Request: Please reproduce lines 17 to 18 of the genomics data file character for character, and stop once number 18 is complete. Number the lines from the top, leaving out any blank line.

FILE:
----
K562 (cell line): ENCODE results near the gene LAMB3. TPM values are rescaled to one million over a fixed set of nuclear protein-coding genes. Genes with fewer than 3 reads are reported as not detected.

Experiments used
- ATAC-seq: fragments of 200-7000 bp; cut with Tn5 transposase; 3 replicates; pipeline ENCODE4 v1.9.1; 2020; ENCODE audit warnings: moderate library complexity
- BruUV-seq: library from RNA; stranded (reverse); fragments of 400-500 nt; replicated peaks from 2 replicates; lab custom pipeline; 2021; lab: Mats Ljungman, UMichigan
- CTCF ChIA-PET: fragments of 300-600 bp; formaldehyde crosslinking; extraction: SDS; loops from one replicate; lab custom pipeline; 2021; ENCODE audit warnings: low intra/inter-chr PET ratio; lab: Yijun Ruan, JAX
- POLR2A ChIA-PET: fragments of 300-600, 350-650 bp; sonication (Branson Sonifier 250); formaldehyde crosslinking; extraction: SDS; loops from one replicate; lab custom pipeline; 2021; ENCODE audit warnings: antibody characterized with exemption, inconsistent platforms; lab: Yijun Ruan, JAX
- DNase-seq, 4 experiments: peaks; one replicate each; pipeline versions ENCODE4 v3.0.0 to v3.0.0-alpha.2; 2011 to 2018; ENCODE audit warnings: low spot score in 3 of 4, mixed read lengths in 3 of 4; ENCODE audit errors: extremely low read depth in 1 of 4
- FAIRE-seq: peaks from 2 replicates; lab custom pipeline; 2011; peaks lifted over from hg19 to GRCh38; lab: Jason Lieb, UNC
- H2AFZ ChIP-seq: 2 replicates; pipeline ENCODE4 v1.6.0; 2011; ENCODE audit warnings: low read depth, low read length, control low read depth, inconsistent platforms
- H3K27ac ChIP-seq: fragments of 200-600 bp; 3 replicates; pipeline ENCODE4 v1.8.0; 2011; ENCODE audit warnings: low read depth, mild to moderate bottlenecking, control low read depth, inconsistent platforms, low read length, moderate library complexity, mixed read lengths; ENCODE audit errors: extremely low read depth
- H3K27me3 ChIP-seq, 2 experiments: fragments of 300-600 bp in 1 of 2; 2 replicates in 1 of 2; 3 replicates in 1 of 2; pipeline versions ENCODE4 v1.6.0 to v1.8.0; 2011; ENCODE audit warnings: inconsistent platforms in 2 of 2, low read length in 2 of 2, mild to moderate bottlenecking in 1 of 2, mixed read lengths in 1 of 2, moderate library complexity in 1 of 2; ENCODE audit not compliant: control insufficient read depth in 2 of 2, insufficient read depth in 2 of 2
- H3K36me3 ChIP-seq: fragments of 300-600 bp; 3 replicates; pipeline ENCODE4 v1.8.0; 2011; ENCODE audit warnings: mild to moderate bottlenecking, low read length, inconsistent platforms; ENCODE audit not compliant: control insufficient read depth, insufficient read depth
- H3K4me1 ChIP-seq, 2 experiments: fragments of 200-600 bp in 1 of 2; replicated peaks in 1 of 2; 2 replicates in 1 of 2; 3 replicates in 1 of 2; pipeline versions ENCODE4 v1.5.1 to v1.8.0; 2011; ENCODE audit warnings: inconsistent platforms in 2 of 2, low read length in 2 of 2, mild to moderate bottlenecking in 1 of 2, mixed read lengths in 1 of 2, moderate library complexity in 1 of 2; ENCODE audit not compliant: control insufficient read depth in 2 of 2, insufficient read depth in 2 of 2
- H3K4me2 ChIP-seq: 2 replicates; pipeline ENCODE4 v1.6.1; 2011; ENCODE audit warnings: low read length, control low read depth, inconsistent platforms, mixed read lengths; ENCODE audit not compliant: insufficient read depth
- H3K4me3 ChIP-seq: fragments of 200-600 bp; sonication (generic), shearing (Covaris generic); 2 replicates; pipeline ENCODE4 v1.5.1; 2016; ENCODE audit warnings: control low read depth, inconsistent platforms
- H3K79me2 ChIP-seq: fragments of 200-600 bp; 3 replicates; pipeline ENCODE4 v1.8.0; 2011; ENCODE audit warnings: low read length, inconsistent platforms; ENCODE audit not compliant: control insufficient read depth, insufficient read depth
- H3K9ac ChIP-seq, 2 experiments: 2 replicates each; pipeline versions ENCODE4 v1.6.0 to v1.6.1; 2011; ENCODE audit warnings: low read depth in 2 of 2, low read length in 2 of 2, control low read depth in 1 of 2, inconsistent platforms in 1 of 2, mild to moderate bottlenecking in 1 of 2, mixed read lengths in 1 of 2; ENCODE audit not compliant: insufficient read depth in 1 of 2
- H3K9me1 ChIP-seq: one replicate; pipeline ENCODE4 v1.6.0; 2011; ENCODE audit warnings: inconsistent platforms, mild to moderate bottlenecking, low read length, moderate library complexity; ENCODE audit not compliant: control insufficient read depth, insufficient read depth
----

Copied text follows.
- H3K9ac ChIP-seq, 2 experiments: 2 replicates each; pipeline versions ENCODE4 v1.6.0 to v1.6.1; 2011; ENCODE audit warnings: low read depth in 2 of 2, low read length in 2 of 2, control low read depth in 1 of 2, inconsistent platforms in 1 of 2, mild to moderate bottlenecking in 1 of 2, mixed read lengths in 1 of 2; ENCODE audit not compliant: insufficient read depth in 1 of 2
- H3K9me1 ChIP-seq: one replicate; pipeline ENCODE4 v1.6.0; 2011; ENCODE audit warnings: inconsistent platforms, mild to moderate bottlenecking, low read length, moderate library complexity; ENCODE audit not compliant: control insufficient read depth, insufficient read depth